Roman à clef

Roman à clef (French pronunciation: ​[ʁɔmɑ̃ a kle], anglicised as /rˌmɒn ə ˈkl/),[1] French for novel with a key, is a novel about real-life events that is overlaid with a façade of fiction.[2] The fictitious names in the novel represent real people, and the "key" is the relationship between the nonfiction and the fiction.[3] This metaphorical key may be produced separately—typically as an explicit guide to the text by the author—or implied, through the use of epigraphs or other literary techniques.[4]

Key to vol. 2 of Delarivier Manley's The New Atalantis (1709)

Madeleine de Scudéry created the roman à clef in the 17th century to provide a forum for her thinly veiled fiction featuring political and public figures.[4]

The reasons an author might choose the roman à clef format include satire; writing about controversial topics and/or reporting inside information on scandals without giving rise to charges of libel; the opportunity to turn the tale the way the author would like it to have gone; the opportunity to portray personal, autobiographical experiences without having to expose the author as the subject; avoiding self-incrimination or incrimination of others that could be used as evidence in civil, criminal, or disciplinary proceedings; the ability to change the background and personalities of key participants; and the settling of scores.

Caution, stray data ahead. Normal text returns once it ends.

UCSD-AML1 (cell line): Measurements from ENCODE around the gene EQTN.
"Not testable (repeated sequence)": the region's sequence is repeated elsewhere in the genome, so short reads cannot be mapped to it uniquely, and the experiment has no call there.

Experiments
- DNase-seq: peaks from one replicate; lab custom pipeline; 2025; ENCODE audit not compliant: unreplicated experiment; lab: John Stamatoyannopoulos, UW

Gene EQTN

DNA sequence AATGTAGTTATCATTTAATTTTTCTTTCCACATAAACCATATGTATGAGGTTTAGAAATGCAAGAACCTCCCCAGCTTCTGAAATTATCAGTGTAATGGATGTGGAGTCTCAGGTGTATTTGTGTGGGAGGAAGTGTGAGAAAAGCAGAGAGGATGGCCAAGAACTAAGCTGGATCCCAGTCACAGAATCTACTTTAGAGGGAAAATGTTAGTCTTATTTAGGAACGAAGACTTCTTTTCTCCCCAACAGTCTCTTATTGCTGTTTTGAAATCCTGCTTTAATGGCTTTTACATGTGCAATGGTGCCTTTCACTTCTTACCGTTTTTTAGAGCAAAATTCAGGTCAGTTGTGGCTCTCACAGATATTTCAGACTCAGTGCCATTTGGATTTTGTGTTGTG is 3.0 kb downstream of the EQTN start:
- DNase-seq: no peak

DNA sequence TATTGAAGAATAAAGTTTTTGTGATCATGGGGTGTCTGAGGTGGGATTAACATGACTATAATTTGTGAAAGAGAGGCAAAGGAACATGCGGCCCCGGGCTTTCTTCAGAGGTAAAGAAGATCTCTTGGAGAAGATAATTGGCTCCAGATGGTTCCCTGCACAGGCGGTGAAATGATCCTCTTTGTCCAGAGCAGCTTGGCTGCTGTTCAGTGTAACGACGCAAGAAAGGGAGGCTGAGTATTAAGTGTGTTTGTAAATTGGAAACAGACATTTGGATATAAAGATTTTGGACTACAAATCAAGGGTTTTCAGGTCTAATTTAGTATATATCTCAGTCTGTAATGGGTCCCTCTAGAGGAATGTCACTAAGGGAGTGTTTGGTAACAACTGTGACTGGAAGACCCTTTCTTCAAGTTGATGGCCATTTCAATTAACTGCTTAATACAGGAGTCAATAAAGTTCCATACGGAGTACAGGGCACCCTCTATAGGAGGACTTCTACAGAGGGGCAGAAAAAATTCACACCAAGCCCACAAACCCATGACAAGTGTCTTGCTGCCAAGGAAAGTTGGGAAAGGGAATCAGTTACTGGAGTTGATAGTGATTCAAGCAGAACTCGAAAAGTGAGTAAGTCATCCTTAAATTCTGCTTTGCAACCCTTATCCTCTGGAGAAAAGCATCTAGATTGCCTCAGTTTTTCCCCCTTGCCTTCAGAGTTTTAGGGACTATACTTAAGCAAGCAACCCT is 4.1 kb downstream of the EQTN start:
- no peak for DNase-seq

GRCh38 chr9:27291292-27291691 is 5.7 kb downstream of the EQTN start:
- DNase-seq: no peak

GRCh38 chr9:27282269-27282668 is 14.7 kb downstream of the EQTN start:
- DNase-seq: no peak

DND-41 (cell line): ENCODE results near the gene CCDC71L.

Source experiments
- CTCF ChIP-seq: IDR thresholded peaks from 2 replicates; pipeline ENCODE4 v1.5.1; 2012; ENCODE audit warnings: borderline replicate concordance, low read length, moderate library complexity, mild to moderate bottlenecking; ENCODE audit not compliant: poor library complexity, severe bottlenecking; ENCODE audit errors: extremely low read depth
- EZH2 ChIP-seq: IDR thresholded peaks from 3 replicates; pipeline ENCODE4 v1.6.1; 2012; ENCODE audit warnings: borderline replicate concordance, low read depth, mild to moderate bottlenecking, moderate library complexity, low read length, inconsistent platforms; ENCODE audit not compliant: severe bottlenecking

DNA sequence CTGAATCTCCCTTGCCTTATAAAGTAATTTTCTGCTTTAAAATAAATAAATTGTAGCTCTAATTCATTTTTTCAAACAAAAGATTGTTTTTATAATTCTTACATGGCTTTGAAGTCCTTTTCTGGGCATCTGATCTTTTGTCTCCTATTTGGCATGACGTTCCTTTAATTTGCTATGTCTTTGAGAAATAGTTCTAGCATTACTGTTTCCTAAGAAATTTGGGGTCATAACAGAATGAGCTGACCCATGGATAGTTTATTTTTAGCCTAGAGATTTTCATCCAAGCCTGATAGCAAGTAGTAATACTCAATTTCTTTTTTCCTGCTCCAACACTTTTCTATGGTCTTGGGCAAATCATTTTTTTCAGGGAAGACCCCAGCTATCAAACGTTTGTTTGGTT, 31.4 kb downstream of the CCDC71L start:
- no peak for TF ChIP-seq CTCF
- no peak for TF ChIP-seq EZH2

Biographically inspired works have also appeared in other literary genres and art forms, notably the film à clef.

See alsoEdit


  1. ^ "Roman à clef – Definition and More from the Free Merriam-Webster Dictionary".
  2. ^ "The Continuum Encyclopedia of American Literature", By Steven R. Serafin, Alfred Bendixen, Continuum International Publishing Group, 2005, ISBN 0-8264-1777-9, ISBN 978-0-8264-1777-0, p. 525
  3. ^ "Cambridge paperback guide to literature in English" by Ian Ousby, Cambridge University Press, 1996
  4. ^ a b The Modernist roman à clef and Cultural Secrets, or I Know That You Know That I Know That You Know" by M. Boyde, University of Wollongong, 2009